The gun would chamber .45 Colt, and likely would also fire ACP in clips, though my friend declined firing it, and passed it on to another collector, with full disclosure of what he found had been done to it.
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Old February 1, 2021, 09:32 AM   #8
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If it would chamber .45 ACP in clips, it probably wouldn't reliably shoot .45 Colt, even if they'd fit in the chambers, as the firing pin wouldn't reach.
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Old February 1, 2021, 02:00 PM   #9
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London proof marks, and refinished over the top of them.
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Old February 1, 2021, 02:38 PM   #10
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I am the guy that bought the, what turned out to be the modified 1917 44AMP referred to.
Somebody simply reamed the 45ACP cylinder out to 45 Colt. A factory 250grain load barely fit.
ACP in a clip would work, but I didn't want to fire it that way, it seemed to be horribly over size for ACP.
It did however shoot 12rds of 250gr Cowboy loads fine. Hammer strike was a little light, but it did ignite.
I just didn't trust it, I wanted a knock around 1917. I passed it on with full disclosure to the new owner about its condition.
Lesson learned, check everything before buying.
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Old February 1, 2021, 07:44 PM   #11
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I own a 1915 Colt new service in .455 eley un molested, if you can shoot it double action often you have strong hands.. single action is crisp.. tons of history.

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Old February 3, 2021, 11:28 AM   #12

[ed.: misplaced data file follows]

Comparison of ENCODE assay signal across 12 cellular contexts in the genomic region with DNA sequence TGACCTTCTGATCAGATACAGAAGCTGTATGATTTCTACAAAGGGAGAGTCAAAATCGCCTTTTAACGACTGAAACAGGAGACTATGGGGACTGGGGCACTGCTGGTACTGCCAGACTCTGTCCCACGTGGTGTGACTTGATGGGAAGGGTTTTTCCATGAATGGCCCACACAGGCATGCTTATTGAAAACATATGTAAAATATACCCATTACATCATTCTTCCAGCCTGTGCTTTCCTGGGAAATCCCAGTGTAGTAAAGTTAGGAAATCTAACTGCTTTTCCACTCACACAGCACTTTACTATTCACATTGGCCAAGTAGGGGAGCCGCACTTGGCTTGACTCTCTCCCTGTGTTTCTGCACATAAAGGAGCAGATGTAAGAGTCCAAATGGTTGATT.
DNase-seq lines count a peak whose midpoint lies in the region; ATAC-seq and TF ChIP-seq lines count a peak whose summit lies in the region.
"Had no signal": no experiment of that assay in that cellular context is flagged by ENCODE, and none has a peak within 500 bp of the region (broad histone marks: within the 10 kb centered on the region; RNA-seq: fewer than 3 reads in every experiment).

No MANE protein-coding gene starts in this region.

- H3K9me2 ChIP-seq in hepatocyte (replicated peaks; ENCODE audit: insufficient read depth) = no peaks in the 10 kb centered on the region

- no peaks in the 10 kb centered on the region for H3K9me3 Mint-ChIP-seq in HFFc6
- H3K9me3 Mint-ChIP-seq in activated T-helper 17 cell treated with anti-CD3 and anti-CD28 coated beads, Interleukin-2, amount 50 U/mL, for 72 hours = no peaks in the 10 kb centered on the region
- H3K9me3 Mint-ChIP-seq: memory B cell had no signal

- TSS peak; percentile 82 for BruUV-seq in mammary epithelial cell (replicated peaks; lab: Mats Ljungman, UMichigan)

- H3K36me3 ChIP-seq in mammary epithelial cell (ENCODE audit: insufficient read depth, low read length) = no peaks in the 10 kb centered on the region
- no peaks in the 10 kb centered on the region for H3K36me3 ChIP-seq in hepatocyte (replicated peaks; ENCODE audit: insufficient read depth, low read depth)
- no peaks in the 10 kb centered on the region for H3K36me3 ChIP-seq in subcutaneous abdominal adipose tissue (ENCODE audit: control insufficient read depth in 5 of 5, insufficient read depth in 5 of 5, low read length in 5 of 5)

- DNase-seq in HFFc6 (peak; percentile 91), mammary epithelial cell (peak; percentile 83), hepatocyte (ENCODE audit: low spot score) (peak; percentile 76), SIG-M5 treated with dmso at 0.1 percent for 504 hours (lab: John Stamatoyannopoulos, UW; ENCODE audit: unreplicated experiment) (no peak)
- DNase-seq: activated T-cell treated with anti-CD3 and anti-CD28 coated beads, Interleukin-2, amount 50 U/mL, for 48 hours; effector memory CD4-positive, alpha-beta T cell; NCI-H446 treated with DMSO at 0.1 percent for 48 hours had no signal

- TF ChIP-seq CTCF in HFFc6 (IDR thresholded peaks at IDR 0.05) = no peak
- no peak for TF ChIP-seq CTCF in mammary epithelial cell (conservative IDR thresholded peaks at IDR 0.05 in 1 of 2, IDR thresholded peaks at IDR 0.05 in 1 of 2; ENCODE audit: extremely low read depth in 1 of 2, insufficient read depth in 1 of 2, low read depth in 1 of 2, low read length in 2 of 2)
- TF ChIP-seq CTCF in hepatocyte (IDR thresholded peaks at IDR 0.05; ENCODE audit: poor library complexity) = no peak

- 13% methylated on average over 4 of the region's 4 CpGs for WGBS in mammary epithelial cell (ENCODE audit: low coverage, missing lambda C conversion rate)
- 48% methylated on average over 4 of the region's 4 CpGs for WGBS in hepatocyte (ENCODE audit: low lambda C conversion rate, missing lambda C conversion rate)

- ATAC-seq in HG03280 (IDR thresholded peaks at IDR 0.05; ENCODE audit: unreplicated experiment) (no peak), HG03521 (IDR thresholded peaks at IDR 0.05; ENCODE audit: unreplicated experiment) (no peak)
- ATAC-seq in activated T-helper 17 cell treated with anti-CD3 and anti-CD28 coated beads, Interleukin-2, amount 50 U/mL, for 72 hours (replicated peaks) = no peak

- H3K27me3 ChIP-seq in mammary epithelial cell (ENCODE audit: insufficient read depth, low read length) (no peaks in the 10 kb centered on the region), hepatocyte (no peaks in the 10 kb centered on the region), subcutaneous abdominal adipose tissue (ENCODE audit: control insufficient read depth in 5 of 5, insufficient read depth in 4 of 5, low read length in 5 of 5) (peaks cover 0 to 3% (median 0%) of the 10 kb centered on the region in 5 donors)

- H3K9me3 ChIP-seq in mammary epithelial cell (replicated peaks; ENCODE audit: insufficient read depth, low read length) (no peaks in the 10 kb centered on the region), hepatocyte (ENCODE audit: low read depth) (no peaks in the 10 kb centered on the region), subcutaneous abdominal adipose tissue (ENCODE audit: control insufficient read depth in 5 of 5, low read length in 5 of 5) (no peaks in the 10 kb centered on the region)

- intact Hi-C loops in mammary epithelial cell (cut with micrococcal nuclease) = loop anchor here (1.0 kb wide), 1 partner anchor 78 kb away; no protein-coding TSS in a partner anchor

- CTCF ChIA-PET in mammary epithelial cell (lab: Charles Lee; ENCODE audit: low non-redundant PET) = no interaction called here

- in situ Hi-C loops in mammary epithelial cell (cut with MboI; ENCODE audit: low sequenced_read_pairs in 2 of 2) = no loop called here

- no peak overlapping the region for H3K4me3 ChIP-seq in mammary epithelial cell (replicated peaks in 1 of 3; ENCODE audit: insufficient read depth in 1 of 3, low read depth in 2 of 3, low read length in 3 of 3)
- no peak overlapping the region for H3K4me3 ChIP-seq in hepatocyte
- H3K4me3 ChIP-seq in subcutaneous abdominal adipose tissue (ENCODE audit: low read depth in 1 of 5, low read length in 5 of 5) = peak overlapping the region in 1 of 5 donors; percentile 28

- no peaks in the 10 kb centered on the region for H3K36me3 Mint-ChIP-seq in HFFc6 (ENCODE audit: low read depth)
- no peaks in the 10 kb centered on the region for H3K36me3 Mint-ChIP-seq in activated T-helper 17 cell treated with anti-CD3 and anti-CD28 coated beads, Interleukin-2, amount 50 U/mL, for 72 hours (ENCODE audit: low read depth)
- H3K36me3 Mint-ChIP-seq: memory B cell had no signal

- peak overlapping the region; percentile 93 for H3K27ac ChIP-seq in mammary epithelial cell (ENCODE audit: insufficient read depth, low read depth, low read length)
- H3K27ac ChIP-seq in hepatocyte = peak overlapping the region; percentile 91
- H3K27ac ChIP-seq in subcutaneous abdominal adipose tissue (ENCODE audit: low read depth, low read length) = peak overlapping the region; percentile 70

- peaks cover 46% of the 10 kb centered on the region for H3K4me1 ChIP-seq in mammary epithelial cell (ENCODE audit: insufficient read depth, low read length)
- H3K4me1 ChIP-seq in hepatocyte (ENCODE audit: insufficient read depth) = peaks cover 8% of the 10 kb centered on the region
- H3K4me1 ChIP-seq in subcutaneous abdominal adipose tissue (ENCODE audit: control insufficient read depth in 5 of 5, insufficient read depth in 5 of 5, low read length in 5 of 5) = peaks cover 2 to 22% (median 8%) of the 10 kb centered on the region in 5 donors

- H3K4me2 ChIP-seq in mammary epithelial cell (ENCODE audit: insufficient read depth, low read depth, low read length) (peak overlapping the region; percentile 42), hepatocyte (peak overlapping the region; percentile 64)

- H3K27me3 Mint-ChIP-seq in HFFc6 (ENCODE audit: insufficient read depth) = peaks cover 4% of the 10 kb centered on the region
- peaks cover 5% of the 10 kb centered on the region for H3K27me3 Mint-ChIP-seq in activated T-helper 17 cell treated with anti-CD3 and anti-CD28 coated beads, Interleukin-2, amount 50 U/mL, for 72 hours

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Quote:
it seemed to be horribly over size for ACP.
When I've shot my S&W Hand Ejector Mk. II/M1917 cylinder combo with .45 ACP hardball, it will just stay on a paper plate at ten yards.
Changing to handloaded .45 Colt bullets, the pointed, hollow-based projectiles used in factory loads, it will easily shoot 2"-3" at fifteen yards.
I was sort of surprised that the .456" bullets, loaded in ACP cases, would fit in the chambers, but they seem a decent match for the barrel.
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Old February 4, 2021, 11:13 AM   #13
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I call the DA trigger pull on old Colt revolvers, 2 men and a boy. Later Colt's can be very nice, and am reading good things here on the new models too.

My old DA Colt's shooting days are pretty well over, it's for looking now.
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Old February 5, 2021, 09:53 AM   #14
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Just in case anyone may not know, .455 Eley is another name for the .455 Webley cartridge.
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Old February 5, 2021, 10:57 AM   #15